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The Last Explorers on the Santa Cruz

The Last Explorers On The Santa Cruz

Leon McCarron

Patagonia is peerless as a wilderness area, and with few roads and hundreds of miles between settlements, horses are the only way to travel freely
I turned to see only dust. Even with the deafening wind as our overbearing host on the plateau, a thunder of hooves had made itself heard in fits and starts. It is a sound that can promise great flights of freedom, or awful depths of despair. This time it was almost certainly the latter. I held on tightly to the rough leather tether of Rebelde and stepped forward into the cloud. He was the horse we’d always thought would cause trouble, but his name was misleading. He was stubborn, yes, but not mischievous, nor impatient. Those traits belonged solely to Aiken, our majestic dappled grey Criollo horse and a natural leader whom I now saw, as the dust cleared, galloping off into the steppe. He bucked and reared, wheeled and kicked, unloading with great malice the bags that had so recently been neatly packed on his back. All three of our human contingent were dismounted, having just crossed over a wire fence with the animals, and we watched in helpless hopelessness as the usually calm Viejo and Petiso set off in earnest after Aiken. I looked first at Tom, then at Jose, then back at the melee before our eyes. We had lost control of three of our five horses and our belongings were spread out across a worrying large section of the Santa Cruz valley. It was not an auspicious start to the second week of our expedition.

I’m certain that almost everyone who reads this will know the name of Charles Darwin. Most of us would probably be able (at the very least) to also connect him with the theory of evolution. Few, however, are likely be aware that as young man in the 1830s he was little more than an unknown fresh-faced explorer, travelling in a research boat tasked with charting the waters of South America. I came across this story of his early life by accident in September last year and not long afterwards I found myself sitting atop a horse in the Patagonian steppe, retracing one of Darwin’s early expeditions. It’s funny where life takes you.

The Santa Cruz River winds its way from the foothills of the Andes out to the Atlantic Ocean on the east coast of Argentina. 180 years ago Darwin, Captain FitzRoy and about twenty-five other brave souls tried to ascend the river from the sea, hoping to discover its source. I wanted to follow in their footsteps to try and capture something of the spirit of their adventure, but also to document the Santa Cruz for perhaps the last time; this year it is set to be dammed, and the history on its banks looks destined to be lost forever. The damage to ecosystem and environment are an even bigger concern.

For company on the quest I brought Tom Allen, an English friend and filmmaker who I previously travelled with in Iran, and Jose Argento, a man I met on the internet. It seems acceptable to do such things these days, and it felt especially so here as Jose was an Argentine who knew the region well. He was a horseman through and through, and would excuse me from Spanish-speaking duties – a blessing not just for me, but for all those we met too.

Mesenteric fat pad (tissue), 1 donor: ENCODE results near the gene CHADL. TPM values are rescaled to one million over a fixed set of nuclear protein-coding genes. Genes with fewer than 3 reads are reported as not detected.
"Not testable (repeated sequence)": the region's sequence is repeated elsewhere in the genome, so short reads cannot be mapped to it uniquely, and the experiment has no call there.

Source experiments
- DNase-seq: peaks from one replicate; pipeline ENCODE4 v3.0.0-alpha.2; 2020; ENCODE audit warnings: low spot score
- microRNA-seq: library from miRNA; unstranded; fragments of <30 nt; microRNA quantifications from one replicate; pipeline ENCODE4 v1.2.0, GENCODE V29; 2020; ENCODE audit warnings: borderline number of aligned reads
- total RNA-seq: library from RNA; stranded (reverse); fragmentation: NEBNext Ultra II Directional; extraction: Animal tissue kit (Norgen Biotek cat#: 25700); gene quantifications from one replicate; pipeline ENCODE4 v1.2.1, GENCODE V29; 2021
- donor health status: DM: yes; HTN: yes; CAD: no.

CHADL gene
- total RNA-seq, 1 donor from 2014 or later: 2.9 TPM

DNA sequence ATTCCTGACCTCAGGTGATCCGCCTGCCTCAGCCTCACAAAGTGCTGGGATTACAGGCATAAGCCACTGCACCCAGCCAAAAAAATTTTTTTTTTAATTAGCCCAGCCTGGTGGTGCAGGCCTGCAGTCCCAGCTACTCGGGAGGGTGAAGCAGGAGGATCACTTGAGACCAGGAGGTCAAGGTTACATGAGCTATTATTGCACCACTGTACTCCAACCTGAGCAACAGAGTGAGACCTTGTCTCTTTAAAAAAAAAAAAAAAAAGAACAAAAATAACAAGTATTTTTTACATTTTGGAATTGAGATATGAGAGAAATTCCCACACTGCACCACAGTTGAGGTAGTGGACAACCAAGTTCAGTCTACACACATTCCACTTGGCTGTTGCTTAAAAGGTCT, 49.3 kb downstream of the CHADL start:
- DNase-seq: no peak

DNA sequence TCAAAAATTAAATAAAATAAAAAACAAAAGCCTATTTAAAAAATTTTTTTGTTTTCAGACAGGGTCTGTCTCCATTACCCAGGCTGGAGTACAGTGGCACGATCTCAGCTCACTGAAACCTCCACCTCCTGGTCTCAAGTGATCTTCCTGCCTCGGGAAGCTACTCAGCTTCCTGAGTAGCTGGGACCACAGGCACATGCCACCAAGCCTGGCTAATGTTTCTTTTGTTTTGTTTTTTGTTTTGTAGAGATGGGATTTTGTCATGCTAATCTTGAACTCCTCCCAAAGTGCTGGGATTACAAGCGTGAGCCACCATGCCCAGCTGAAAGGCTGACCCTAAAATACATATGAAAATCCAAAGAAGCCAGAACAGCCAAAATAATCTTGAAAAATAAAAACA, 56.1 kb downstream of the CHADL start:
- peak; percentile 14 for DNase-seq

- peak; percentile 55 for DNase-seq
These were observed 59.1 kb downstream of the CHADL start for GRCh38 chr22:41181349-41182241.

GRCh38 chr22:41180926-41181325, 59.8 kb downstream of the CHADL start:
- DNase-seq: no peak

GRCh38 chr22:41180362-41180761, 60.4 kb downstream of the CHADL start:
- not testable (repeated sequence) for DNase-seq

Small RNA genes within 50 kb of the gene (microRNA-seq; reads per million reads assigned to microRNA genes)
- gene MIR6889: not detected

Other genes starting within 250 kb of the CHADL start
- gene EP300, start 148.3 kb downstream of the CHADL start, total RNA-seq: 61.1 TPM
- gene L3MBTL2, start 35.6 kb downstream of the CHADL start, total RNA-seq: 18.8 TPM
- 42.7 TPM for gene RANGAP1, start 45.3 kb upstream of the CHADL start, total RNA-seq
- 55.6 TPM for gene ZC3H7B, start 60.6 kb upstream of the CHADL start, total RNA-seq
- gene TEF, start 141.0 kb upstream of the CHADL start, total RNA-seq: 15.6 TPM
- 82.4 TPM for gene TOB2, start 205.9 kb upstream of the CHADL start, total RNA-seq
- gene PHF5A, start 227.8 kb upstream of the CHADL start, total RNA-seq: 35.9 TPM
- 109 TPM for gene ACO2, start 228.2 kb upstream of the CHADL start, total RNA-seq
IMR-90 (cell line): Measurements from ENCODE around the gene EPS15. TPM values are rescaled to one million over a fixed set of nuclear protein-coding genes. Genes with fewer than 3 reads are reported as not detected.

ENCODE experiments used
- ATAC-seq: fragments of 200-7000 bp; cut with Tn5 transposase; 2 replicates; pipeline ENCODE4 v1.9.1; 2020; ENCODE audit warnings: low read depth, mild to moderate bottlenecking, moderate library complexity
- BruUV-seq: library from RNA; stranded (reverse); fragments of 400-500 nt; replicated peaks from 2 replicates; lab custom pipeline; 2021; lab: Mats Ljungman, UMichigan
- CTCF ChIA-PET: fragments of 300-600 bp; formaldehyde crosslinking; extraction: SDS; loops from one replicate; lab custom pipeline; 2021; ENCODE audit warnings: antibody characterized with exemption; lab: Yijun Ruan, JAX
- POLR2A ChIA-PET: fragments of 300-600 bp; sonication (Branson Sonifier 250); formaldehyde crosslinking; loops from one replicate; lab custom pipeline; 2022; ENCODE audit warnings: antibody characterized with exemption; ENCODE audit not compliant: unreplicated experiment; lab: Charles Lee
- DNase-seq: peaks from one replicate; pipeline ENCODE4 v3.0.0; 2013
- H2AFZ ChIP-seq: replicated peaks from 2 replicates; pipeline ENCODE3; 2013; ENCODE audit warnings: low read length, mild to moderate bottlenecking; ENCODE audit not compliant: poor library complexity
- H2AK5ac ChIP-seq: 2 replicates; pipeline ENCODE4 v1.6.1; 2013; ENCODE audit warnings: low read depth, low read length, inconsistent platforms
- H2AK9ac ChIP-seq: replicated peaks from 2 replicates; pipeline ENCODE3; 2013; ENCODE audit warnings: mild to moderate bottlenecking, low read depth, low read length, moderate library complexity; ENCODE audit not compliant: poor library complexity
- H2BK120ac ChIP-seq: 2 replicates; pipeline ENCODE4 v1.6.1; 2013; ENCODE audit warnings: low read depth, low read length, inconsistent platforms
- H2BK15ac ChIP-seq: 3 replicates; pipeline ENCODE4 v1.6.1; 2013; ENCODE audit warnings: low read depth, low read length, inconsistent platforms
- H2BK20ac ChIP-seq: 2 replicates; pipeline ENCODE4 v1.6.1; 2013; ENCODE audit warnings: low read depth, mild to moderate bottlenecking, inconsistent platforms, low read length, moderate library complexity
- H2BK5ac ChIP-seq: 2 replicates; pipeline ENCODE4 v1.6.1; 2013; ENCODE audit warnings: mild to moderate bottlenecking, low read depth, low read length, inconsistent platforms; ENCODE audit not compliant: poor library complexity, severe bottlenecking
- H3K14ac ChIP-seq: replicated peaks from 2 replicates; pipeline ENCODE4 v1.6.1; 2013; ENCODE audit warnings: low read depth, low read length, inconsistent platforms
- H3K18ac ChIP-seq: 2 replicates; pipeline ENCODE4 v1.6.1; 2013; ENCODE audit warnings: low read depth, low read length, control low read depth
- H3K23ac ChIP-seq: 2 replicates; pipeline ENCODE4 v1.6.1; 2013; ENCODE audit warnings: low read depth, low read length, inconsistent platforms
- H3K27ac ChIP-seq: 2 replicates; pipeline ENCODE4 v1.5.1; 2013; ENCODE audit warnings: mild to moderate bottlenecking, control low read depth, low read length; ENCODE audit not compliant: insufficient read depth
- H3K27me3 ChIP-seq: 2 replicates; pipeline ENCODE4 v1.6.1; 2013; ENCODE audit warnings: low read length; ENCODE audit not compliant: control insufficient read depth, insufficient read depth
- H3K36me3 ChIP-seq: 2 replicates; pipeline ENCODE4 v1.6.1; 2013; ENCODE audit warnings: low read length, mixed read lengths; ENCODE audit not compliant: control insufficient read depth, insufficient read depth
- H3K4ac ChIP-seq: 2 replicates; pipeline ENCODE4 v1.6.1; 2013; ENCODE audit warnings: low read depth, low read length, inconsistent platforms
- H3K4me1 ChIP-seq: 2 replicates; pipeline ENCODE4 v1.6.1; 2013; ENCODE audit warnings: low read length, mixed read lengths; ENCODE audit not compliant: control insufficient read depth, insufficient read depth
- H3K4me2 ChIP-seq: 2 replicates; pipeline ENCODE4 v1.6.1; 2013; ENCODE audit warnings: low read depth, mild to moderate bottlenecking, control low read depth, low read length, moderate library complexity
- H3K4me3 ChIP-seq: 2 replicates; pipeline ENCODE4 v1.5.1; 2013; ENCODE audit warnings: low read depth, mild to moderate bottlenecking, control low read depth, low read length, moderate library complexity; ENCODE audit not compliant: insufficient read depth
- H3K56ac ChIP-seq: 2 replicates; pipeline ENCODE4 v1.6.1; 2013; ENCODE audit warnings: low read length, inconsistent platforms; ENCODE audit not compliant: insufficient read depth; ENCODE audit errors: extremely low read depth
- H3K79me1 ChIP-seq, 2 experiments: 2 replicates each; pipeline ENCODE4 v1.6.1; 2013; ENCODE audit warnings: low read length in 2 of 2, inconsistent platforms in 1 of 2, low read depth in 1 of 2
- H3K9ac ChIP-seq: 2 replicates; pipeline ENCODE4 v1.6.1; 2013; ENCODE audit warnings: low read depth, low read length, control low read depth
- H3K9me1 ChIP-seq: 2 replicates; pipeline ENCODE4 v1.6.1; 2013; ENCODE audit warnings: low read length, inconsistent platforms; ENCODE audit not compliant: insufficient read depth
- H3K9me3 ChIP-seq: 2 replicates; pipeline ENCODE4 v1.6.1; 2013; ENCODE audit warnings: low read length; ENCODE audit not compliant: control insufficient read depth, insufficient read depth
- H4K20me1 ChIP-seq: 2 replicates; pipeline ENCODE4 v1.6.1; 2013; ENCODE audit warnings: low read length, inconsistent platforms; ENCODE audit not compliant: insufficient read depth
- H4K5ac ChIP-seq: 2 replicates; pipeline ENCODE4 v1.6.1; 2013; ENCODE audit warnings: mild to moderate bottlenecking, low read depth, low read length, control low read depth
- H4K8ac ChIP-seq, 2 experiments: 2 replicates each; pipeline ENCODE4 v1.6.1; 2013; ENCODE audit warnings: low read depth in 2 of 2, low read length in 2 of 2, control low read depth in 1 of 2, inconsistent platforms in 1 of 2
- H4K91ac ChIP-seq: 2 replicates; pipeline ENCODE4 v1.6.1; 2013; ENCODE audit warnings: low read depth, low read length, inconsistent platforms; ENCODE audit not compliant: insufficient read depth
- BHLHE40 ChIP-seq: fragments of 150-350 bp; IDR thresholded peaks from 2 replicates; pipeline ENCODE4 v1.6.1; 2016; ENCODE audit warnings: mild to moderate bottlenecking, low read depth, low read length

Patagonia is peerless as a wilderness area, and with few roads and hundreds of miles between settlements, horses are the only way to travel freely. That’s how I justified the decision to take animals, anyway – it was also a prime opportunity to at least once in life wear a cowboy hat non-ironically.

Horse riding in Patagonia

Exploring the Santa Cruz

We travelled with five horses, of which two would be pack-animals. Tom remarked to me as we walked around the corral choosing them that he was ‘actually slightly afraid of horses.’ He had only ridden once before, and hoped the expedition wouldn’t be too painful. He was, of course, very wrong. I too was rusty in the saddle, but I took comfort in the fact that Jose’s expertise would keep us right. It was also encouraging to see that Tom was struggling much more than me.
We began on a cloudy, non-descript morning at the Atlantic Ocean, standing as a team of eight on the same stretch of beach that Darwin once did. After the necessary photos and filming at the point of departure we could delay no longer, and began shakily riding north along the shoreline. That first day took us up a narrow estuary, the flatness of the ocean on our right met by an opposing overhang of crumbling brown rock to the left; under foot (or hoof) was fine rocky shingle, and embedded in many of the pebbles were the fossilized remains of creatures long-since extinct. It’s not beyond conjecture to suggest that the young Charles Darwin saw in these fossils the first hints to him that the world was not as it had always been. His diaries betray a whirring of cogs in his sharp, eager brain, and this may have been an extremely formative stroll for the future evolutionary scientist.